Read the story and find inspiration if you need it.Add your response
There are 5 written responses to this assignment.
Hi. I’m your cup.
Unfortunately, like Rodney Dangerfield. I get no respect.
But that could be changing.
Miss America’s talent was singing while she played cups.
And Anna Kendrick, a Tony-winner and Oscar nominee, brought the house/restaurant down with her a cappella cup version of “When I’m Gone” in the box office hit, “Pitch Perfect.”
So you think playing cups is a recent phenomenon?
The British act Lulu and the Lampshades played cups to “When I’m Gone” back in 2009. Which inspired Anna Burden’s performance which went viral and inspired Anna Kendrick to learn to play cups.
And Anna’s awesome performance in the movie when she imagines a restaurant full of people playing cups.
Hey, don’t just sit there. Give it a try.
Take out your smart phone. Watch Anna perform cups on Letterman. Give me a few taps as you clap.
Create a flash mob performance. Right here. Right now.
This is going to be fun!
I’m an avoidant. One of those quizzes told me so. Not the ones you take online where you find out what type of sponge you are. This is from a book. One of those recommended by a friend during a late night drunken discussion where you talk about what you really want to talk about. For me it was sex, and why I wasn’t having any; for her it was why she wasn’t in a relationship.
It seems it all starts with your parents. Not ones to coo over a baby, especially one born to teenage parents, mine married for the sake of the child. They probably hoped I would crawl away and fall done some stairs and that would be the end of that. But they fed me and bathed me and clothed me and baby #2 was born. A boy. And he was rewarded for having the sense to show up the proper gender.
So the eldest distanced herself from the little love triangle and learned to soothe herself and suppress any need for praise and recognition. She grew up independent.
Coping they call it. Surviving they call it. Alone they call it.
She cupped the cup, breathing in the steam. He watched her from the other side of the table, his hands shaking a bit. He wouldn’t show her. He waited. She spoke.
“This ain’t as hot as it used to be,” she murmured, taking a deep sip.
He wondered if she meant the coffee or them. As always, she spoke in cyclical rhythms. It was the life of a poet. Or the curse of one in love with a poet. He merely nodded, his hands shaking again. It wasn’t just that it was cold. It was her. Always her.
Now, she closed her eyes, leaning back in the chair. He stared at her face, in love again with the thoughts behind the mask. She was just so deep. Unfathomable. A true poet.
“Don’t you think?” she asked suddenly, and his hands began to tremble. There was no way for him to answer her without giving away the fact that he did not know what she was talking about.
“Eh,” he began, hoping the muse would take over his side of the table for a second.
It’s amazing really – there you are sitting in a red Naugahyde booth in a vintage DS106 diner somewhere on the gritty upper west side of Your Fair City reading a paper cup made out of the last of the old-growth Doug Firs we’re fighting to protect out here in the great Northwest like you couldn’t bring your own go-cup.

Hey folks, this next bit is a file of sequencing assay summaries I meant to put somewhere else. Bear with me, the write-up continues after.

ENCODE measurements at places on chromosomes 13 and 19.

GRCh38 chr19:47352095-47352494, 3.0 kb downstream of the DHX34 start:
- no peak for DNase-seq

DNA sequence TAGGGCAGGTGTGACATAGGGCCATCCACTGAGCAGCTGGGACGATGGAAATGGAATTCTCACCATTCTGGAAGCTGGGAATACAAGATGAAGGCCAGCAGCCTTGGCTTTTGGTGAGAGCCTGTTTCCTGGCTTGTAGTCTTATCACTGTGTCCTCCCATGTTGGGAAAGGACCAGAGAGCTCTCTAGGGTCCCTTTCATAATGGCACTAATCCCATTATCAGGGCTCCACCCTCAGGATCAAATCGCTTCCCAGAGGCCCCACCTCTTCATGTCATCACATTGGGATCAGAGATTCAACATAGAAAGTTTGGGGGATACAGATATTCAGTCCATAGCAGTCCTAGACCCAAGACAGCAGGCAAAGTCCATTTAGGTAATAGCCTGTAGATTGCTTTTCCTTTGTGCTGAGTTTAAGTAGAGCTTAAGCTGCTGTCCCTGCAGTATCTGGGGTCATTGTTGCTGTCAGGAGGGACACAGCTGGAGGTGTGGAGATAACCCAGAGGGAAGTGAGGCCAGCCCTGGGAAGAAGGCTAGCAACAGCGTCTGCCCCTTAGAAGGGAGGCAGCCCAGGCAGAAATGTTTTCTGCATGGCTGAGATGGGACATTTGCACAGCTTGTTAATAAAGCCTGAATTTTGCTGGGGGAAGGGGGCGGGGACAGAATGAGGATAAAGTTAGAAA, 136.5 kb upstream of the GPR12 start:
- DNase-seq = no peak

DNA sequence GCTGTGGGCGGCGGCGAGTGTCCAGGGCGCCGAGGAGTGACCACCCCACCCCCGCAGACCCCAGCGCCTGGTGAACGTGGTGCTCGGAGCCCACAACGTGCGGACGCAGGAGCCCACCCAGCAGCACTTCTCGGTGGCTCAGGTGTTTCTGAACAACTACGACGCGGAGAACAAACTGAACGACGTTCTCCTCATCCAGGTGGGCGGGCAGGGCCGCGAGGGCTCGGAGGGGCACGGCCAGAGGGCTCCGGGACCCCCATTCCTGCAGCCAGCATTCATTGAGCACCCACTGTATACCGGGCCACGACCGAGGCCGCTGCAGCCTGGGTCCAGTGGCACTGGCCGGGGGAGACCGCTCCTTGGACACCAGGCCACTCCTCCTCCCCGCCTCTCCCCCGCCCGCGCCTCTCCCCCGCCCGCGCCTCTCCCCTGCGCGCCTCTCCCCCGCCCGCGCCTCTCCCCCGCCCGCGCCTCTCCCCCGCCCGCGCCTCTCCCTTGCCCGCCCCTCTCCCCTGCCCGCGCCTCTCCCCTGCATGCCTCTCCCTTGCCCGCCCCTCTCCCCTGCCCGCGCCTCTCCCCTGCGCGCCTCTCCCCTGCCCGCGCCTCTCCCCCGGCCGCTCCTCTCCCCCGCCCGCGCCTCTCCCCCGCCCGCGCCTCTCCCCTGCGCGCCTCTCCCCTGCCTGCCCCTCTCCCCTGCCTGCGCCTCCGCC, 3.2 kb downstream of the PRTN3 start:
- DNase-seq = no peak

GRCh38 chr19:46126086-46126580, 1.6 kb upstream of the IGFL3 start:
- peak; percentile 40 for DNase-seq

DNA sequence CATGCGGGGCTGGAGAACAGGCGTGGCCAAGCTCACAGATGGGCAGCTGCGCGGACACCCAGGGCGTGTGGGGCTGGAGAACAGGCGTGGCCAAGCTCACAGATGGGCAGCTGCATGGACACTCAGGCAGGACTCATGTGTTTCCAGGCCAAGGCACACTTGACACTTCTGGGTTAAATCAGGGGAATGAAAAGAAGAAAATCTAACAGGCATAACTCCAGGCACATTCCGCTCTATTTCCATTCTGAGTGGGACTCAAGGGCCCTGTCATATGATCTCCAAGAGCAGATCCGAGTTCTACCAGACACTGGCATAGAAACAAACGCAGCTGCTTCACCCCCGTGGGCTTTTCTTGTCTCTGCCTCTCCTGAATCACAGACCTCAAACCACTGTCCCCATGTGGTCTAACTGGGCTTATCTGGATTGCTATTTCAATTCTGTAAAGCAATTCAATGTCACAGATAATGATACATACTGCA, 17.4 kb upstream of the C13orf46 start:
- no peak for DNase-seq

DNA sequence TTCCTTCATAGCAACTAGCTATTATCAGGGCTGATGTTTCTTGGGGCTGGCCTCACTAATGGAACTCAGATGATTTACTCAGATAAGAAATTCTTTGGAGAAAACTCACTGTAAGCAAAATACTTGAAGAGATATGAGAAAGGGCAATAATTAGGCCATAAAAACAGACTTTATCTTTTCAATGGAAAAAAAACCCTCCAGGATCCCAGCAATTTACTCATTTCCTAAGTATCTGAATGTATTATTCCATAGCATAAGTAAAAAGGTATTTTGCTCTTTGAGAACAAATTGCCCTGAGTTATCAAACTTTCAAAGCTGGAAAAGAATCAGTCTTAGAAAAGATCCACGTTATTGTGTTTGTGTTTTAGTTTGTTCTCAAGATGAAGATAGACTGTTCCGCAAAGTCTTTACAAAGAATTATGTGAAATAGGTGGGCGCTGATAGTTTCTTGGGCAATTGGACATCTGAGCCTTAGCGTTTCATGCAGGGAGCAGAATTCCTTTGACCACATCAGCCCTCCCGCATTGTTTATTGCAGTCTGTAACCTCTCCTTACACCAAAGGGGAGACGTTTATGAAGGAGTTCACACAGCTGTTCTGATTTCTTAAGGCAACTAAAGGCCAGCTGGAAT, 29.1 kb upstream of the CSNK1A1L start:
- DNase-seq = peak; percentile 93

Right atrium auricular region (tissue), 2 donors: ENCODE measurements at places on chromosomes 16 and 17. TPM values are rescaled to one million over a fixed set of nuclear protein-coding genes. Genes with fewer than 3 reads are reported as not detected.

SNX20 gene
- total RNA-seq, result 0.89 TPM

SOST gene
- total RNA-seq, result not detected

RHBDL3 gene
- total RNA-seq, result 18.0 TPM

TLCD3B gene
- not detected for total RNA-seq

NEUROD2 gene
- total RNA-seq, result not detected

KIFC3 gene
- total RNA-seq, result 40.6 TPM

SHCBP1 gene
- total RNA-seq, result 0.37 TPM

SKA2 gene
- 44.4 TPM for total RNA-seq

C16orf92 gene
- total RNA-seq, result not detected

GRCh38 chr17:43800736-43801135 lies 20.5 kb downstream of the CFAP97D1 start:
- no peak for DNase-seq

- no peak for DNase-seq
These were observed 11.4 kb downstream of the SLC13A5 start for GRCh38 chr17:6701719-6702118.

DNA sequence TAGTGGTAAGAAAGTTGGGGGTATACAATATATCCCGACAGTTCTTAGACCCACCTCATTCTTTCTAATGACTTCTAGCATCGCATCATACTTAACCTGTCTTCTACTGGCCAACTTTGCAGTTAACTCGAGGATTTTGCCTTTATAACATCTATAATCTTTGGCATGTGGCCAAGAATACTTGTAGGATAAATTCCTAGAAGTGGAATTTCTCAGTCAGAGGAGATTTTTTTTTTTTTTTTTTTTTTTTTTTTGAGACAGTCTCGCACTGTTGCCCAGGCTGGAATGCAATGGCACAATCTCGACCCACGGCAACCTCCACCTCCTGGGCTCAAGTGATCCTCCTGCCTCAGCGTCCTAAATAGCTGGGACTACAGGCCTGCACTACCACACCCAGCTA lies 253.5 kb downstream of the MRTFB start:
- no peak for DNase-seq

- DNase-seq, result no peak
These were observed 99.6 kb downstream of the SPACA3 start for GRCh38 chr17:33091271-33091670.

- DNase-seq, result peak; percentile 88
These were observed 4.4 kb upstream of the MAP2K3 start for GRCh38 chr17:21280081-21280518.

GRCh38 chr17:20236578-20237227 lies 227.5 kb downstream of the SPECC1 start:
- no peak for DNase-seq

While you’re waiting for your DS106 Little Taste of India Soup to arrive, you’re reading about how when Peter and I drove up to our house after Thanksgiving, we got out under this huge Doug Fir in our front yard, and the sky was black with a couple hundred yelling screaming crows.
They were diving in and out of the tree – the noise! The collective for crows should be a Cacophony of Crows.
Our abrupt arrival directly under their manic maelstrom made them never no mind– they were all deep inside their own reality. It didn’t take a crow translator to understand the thousand rowdy shades of “Trouble, Will Robinson!”
I wanted to see what was in the tree that had so many crows so vociferously upset. I craned my neck, to use a bird verb, then started backing up and backing up until finally I could see right through a hole in the branches about 20 feet up.
Huddled next to the trunk was one very put-upon looking Redtailed Hawk. He had mottled brown and white feather patterns, telling me he was this year’s juvenile. Poor bastard. Many times larger than a crow, he been mobbed down out of the sky to take refuge in our tree, which is why they actually call it an Unkindness of Crows.
I started screaming for Peter to come look, and the crows seem to like that, but for the hawk, it was too much, and he launched himself desperately out into the air and made for the river on heavy wingbeats.
The crows followed, divebombing, yelling, circling, laughing, the whole mob moving away from our house tree by tree toward the water.
On Halloween once, standing in the same place on the drive, looking up into the sky over the river, I saw five bald eagles passing through headed for the Klamath Marsh. In the winter, we have juncos, and nuthatches, which feed crawling down the tree, and brown creepers that feed crawling up the tree, or is it the other way around?
“There she goes”, she said to her self.
“Look at those preposterous high heels, how could he ever leave me for her!”
The rain came down in buckets as she stood in the dark alley overlooking the street in front of his house.
Her hands clinched the knife in her coat’s pocket.
“I’ve had it!” were her words as she stepped out of the alley into the street.